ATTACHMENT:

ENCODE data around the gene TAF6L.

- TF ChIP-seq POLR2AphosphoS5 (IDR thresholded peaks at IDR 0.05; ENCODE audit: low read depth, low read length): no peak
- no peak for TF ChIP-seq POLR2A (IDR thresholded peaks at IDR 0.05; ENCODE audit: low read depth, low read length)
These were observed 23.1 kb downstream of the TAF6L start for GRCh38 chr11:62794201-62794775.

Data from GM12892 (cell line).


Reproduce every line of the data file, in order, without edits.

ENCODE data around the gene TAF6L.

- TF ChIP-seq POLR2AphosphoS5 (IDR thresholded peaks at IDR 0.05; ENCODE audit: low read depth, low read length): no peak
- no peak for TF ChIP-seq POLR2A (IDR thresholded peaks at IDR 0.05; ENCODE audit: low read depth, low read length)
These were observed 23.1 kb downstream of the TAF6L start for GRCh38 chr11:62794201-62794775.

Data from GM12892 (cell line).